When your tenants have tenants

How coworking is changing the way we look at commercial office space

In our soon to be published Market Views report, CrowdStreet turns an analytical eye on the commercial real estate industry. What are some of the biggest trends? What does the future hold? And how are different types of commercial real estate faring? Our goal is to help investors better understand what’s happening in the space overall so they can make the best investment decisions possible.

One of the topics in this quarter’s report: coworking office spaces.

The rise of coworking

WeWork started in 2010 with just one location. Fast-forward nine years and there are now almost 700 WeWork locations in 120 cities around the world.

The rise in coworking spaces echoes the transformation that the traditional “office” finds itself in. Large corporations and small companies alike are hiring contractors, freelancers, and part-time employees, many of whom never physically report in at the main campus. That also means they can tap into talent anywhere in the U.S., and that those workers can live where it’s more affordable, but still have access to well-paying jobs. Independent contractors can manage their projects/clients from anywhere, as long as they have a steady WiFi connection, so their offices could easily be their living room.

But a shared workspace, which might be as simple as deskspace, can be less lonely than working from home, and more office-like (and likely quieter) than a coffee shop. Plus, many coworking companies offer their members amenities like rentable conference rooms, fully-stocked kitchens, a gym, and more.

Tenants, tenants, tenants

But the thing that people tend to forget is even while WeWork and other companies have their own members, the coworking companies themselves can also be tenants.

Some office building landlords are relieved to have someone like WeWork lease-up 40,000 to120,000 square feet of their building. Instead of managing multiple tenants, they just work directly with one: the coworking company. But other landlords have restrictions on who they lease spaces to and only want “creditworthy tenants.”

A creditworthy tenant is simply one that pays its rent on time and upholds all of its lease obligations. Seems fair — you wouldn’t rent a residential property you owned to someone who couldn’t pay the rent each month, right? But coworking, as popular as it is, has never been fully stress-tested in an economic downturn, making more traditional landlords hesitant to have coworking operators in their building. What if the coworking company is unable to meet the lease obligations because their members pull out and just work from the spare bedroom again?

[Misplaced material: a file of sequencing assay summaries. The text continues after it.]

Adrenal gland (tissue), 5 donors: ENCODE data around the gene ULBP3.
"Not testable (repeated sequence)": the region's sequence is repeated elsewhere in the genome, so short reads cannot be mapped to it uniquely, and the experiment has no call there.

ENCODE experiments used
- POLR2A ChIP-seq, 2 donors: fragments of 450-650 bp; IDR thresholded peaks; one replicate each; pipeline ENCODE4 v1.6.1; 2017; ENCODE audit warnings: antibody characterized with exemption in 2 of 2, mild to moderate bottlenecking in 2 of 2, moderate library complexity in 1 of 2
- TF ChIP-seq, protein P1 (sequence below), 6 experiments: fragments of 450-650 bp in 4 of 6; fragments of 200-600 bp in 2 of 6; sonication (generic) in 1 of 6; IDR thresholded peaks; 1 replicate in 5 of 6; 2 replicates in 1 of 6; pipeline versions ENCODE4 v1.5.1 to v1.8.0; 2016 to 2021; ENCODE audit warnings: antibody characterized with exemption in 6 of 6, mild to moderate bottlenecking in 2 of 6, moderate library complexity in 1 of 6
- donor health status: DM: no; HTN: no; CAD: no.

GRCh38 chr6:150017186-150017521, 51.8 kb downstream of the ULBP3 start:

Furthermore, some coworking companies come in with plans for major build-outs — adding full kitchens with beer taps, building a gym space, and in some cases re-organizing the literal walls to make more, smaller offices — which can make them a trickier tenant for the building manager.

Exceptional demand, exponential growth

And yet, even with the caution of some landlords, coworking is a major growth driver within the commercial office market. JLL’s 2019 coworking report stated the coworking sector has grown 23% on average annually since 2010, which is unlike any other sector’s growth. Right now, coworking space accounts for less than 5% of the total U.S. office stock, but they predict that number will skyrocket to 30% by 2030. Fast-growing cities like Denver, Nashville, and Charlotte are among the top cities expanding the footprint of coworking spaces.

All real estate (even commercial) is local. And given the growing demand for office space in major and mid-tier markets across the U.S., we expect to see more of these investment opportunities on the CrowdStreet Marketplace in the coming months. A few of them will likely be destined, and maybe even intentionally designed, for a coworking future. You can view all our Marketplace deals here.